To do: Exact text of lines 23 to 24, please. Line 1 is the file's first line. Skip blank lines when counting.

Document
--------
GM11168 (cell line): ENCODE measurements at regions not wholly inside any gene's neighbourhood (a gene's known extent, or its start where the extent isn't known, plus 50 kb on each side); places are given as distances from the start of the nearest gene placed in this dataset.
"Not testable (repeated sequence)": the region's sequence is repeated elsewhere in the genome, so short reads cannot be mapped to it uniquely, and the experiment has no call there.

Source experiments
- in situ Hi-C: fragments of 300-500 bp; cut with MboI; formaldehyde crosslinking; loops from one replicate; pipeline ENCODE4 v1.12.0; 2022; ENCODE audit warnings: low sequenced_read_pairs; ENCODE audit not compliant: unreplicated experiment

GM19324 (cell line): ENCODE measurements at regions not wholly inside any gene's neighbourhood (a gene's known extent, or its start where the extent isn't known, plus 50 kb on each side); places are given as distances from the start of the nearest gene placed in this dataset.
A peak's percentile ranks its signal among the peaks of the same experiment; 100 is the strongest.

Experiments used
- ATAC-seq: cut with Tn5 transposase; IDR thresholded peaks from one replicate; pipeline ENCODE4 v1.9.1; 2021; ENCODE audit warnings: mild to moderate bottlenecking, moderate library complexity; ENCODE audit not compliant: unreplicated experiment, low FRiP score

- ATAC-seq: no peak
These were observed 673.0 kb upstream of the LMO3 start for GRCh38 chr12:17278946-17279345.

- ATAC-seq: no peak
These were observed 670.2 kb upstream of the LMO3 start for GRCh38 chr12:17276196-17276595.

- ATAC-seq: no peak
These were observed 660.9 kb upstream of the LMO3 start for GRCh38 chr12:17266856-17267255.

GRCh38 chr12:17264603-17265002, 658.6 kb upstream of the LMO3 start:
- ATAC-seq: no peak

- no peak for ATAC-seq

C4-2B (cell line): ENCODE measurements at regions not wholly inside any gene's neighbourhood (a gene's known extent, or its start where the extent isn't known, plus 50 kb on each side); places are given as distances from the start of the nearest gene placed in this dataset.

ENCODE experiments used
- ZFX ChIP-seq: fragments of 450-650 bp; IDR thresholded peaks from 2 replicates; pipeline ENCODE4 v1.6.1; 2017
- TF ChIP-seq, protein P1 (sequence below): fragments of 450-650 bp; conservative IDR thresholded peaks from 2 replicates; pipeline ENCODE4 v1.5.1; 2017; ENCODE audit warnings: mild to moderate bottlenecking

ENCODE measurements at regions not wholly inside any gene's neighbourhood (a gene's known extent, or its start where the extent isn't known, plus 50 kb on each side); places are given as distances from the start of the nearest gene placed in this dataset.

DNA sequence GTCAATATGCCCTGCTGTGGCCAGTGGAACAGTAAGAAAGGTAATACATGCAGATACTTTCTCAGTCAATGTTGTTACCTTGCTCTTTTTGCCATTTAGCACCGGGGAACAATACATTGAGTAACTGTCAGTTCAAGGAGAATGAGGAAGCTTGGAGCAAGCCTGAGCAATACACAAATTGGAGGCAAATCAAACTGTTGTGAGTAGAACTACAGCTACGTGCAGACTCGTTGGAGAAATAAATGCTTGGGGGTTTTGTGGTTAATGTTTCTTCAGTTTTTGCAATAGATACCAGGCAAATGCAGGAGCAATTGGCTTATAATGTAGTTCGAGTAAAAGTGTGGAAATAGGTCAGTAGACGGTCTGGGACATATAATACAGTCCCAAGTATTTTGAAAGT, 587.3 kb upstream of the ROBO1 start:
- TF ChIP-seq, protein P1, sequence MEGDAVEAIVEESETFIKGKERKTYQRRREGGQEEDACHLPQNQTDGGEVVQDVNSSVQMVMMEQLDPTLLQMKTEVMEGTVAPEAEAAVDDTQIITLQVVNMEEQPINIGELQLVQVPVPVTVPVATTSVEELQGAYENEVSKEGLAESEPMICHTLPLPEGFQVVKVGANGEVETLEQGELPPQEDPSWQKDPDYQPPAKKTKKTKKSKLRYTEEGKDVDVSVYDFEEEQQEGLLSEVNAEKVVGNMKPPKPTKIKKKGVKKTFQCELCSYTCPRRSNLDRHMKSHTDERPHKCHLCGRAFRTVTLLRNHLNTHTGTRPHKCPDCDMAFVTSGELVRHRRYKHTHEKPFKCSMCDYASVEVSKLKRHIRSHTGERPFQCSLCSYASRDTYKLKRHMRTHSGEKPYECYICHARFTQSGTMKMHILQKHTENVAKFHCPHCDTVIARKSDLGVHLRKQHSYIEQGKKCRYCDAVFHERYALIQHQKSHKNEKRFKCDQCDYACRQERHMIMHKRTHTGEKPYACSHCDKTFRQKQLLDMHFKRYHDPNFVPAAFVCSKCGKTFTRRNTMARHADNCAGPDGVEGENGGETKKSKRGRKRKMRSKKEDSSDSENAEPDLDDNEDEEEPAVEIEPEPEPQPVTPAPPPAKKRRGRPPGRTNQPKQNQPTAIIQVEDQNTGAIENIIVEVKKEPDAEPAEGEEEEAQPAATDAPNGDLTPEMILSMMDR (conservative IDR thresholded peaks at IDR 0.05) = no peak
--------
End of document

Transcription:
DNA sequence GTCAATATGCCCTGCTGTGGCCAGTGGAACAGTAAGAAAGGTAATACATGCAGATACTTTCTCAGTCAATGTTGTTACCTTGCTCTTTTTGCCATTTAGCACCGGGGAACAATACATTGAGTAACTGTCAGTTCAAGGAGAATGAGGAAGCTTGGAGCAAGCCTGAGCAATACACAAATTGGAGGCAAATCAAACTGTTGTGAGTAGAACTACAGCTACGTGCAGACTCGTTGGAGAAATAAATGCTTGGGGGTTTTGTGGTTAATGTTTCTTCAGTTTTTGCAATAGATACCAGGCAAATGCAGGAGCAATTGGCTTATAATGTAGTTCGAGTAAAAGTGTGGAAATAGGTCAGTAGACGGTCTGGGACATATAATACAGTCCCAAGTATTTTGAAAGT, 587.3 kb upstream of the ROBO1 start:
- TF ChIP-seq, protein P1, sequence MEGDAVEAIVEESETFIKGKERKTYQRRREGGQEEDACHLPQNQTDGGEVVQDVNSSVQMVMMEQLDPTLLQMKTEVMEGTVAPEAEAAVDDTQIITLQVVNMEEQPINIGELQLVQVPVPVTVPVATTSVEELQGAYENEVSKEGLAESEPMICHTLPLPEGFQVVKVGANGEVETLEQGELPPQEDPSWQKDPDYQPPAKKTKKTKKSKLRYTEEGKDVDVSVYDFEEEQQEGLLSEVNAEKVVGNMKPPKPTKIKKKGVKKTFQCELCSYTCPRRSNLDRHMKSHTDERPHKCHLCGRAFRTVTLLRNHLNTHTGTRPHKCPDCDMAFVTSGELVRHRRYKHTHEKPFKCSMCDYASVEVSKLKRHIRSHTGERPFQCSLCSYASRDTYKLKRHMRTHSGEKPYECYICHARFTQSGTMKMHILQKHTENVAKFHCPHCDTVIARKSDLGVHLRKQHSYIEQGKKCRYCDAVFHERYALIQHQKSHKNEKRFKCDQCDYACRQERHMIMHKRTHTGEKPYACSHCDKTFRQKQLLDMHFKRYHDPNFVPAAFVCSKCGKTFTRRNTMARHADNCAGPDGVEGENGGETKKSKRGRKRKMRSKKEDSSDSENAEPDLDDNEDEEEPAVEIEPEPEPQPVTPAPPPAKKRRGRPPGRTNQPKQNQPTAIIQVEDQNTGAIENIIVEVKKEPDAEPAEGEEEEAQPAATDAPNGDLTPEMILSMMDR (conservative IDR thresholded peaks at IDR 0.05) = no peak